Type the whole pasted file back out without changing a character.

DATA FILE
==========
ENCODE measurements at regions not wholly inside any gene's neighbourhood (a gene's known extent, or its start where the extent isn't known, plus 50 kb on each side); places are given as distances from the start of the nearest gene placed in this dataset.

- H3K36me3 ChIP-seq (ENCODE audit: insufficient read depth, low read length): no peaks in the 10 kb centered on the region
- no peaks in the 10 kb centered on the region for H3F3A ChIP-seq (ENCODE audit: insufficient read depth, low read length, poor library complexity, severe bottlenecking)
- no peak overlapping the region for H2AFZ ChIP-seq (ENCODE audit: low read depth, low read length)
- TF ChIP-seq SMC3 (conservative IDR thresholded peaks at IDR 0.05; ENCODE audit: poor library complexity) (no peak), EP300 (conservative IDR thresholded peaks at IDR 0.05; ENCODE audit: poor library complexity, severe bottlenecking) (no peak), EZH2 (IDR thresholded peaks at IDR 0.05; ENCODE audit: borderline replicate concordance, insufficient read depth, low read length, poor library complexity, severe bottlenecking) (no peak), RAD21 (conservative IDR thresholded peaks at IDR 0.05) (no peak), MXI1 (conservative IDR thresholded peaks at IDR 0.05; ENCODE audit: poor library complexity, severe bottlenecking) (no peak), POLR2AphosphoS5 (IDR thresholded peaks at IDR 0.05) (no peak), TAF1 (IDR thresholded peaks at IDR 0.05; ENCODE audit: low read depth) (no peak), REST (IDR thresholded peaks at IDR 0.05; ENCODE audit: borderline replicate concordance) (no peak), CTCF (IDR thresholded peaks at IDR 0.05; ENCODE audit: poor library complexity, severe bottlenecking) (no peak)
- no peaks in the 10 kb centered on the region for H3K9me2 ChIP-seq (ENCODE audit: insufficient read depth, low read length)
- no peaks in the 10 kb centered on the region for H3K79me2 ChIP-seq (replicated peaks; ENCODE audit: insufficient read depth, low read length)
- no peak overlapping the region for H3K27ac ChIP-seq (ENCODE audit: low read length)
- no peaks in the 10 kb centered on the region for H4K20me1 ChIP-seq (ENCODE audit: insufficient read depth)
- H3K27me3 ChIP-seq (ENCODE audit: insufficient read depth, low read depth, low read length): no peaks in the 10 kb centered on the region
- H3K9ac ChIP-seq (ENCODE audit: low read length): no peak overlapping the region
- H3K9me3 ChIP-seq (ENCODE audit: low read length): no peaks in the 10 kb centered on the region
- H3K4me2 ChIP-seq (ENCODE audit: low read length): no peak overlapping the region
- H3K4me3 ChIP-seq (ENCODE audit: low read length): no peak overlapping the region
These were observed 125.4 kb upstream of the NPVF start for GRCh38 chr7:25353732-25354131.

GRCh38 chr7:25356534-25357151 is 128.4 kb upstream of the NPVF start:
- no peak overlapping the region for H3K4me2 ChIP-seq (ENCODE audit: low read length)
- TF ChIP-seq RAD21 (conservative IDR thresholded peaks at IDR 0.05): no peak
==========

ENCODE measurements at regions not wholly inside any gene's neighbourhood (a gene's known extent, or its start where the extent isn't known, plus 50 kb on each side); places are given as distances from the start of the nearest gene placed in this dataset.

- H3K36me3 ChIP-seq (ENCODE audit: insufficient read depth, low read length): no peaks in the 10 kb centered on the region
- no peaks in the 10 kb centered on the region for H3F3A ChIP-seq (ENCODE audit: insufficient read depth, low read length, poor library complexity, severe bottlenecking)
- no peak overlapping the region for H2AFZ ChIP-seq (ENCODE audit: low read depth, low read length)
- TF ChIP-seq SMC3 (conservative IDR thresholded peaks at IDR 0.05; ENCODE audit: poor library complexity) (no peak), EP300 (conservative IDR thresholded peaks at IDR 0.05; ENCODE audit: poor library complexity, severe bottlenecking) (no peak), EZH2 (IDR thresholded peaks at IDR 0.05; ENCODE audit: borderline replicate concordance, insufficient read depth, low read length, poor library complexity, severe bottlenecking) (no peak), RAD21 (conservative IDR thresholded peaks at IDR 0.05) (no peak), MXI1 (conservative IDR thresholded peaks at IDR 0.05; ENCODE audit: poor library complexity, severe bottlenecking) (no peak), POLR2AphosphoS5 (IDR thresholded peaks at IDR 0.05) (no peak), TAF1 (IDR thresholded peaks at IDR 0.05; ENCODE audit: low read depth) (no peak), REST (IDR thresholded peaks at IDR 0.05; ENCODE audit: borderline replicate concordance) (no peak), CTCF (IDR thresholded peaks at IDR 0.05; ENCODE audit: poor library complexity, severe bottlenecking) (no peak)
- no peaks in the 10 kb centered on the region for H3K9me2 ChIP-seq (ENCODE audit: insufficient read depth, low read length)
- no peaks in the 10 kb centered on the region for H3K79me2 ChIP-seq (replicated peaks; ENCODE audit: insufficient read depth, low read length)
- no peak overlapping the region for H3K27ac ChIP-seq (ENCODE audit: low read length)
- no peaks in the 10 kb centered on the region for H4K20me1 ChIP-seq (ENCODE audit: insufficient read depth)
- H3K27me3 ChIP-seq (ENCODE audit: insufficient read depth, low read depth, low read length): no peaks in the 10 kb centered on the region
- H3K9ac ChIP-seq (ENCODE audit: low read length): no peak overlapping the region
- H3K9me3 ChIP-seq (ENCODE audit: low read length): no peaks in the 10 kb centered on the region
- H3K4me2 ChIP-seq (ENCODE audit: low read length): no peak overlapping the region
- H3K4me3 ChIP-seq (ENCODE audit: low read length): no peak overlapping the region
These were observed 125.4 kb upstream of the NPVF start for GRCh38 chr7:25353732-25354131.

GRCh38 chr7:25356534-25357151 is 128.4 kb upstream of the NPVF start:
- no peak overlapping the region for H3K4me2 ChIP-seq (ENCODE audit: low read length)
- TF ChIP-seq RAD21 (conservative IDR thresholded peaks at IDR 0.05): no peak